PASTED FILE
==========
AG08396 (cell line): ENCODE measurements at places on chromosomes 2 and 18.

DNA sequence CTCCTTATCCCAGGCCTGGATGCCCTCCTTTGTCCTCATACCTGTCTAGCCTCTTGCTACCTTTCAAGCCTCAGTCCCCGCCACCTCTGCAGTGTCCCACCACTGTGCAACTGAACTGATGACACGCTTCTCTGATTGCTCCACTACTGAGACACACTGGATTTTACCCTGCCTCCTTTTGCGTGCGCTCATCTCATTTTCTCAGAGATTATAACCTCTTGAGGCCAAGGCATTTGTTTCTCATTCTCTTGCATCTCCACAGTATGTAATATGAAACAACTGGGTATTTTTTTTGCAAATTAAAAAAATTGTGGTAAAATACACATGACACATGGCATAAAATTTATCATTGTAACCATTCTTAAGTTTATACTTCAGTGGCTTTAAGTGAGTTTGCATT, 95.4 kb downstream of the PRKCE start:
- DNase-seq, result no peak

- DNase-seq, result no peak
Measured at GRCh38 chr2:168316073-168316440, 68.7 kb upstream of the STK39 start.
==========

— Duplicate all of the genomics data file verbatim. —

AG08396 (cell line): ENCODE measurements at places on chromosomes 2 and 18.

DNA sequence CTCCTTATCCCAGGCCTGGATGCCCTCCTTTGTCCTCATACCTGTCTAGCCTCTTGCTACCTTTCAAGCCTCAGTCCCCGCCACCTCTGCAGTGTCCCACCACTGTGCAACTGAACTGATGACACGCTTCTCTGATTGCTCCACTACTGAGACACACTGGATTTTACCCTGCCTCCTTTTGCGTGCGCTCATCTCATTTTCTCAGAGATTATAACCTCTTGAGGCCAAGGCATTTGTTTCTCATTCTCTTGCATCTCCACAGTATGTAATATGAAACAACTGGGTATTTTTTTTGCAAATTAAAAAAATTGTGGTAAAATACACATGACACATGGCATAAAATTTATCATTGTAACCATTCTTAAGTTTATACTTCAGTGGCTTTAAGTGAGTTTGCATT, 95.4 kb downstream of the PRKCE start:
- DNase-seq, result no peak

- DNase-seq, result no peak
Measured at GRCh38 chr2:168316073-168316440, 68.7 kb upstream of the STK39 start.